By Mallory Widell http://www.nytimes.com/2011/03/13/opinion/13kristof.html?_r=3&nl=todaysheadlines&emc=tha212 I read this article in the New York Times last week about why we should pay teachers more. And I completely agree. The writer mentions that almost half of American teachers come from the bottom one-third of their class, as opposed to teachers in Singapore, South Korea and Finland. In those three countries, teachers actually come from the top one-third of their class and are paid much better than U.S. teachers.
Of course, there are also brilliant teachers in the United States, but there are too few of them these days, especially in public schools, where the pay is often not as good as it is in private schools. And some people who go into the profession of teaching are not that concerned about the welfare of children and may enter the field mainly for the benefits or some other reason, as we discussed in one of the D.C. Reads seminars.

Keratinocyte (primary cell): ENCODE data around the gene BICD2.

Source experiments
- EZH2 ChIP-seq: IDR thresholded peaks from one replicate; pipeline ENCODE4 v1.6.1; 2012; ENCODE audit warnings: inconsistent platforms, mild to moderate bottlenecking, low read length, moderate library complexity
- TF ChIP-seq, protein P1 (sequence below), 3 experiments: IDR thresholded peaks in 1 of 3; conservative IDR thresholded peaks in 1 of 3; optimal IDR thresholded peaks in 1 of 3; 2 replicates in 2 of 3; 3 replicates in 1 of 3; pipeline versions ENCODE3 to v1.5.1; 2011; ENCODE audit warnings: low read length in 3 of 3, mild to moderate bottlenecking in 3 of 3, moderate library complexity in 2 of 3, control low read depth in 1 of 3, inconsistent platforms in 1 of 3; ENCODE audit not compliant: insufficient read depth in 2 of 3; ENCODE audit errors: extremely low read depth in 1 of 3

In the film Waiting for Superman, I learned that simply pouring money into schools is not always the most effective way to increase student achievement. Only slightly positive correlations have been found between state funding for schools and test scores. It's no secret that running a school is expensive and that most of the money used for schools goes towards necessities, including paying the salaries of faculty and staff. But maybe we should put even more of that money toward teachers' salaries. This may help improve society's perception of teachers and hopefully attract those from the top of their class to the profession.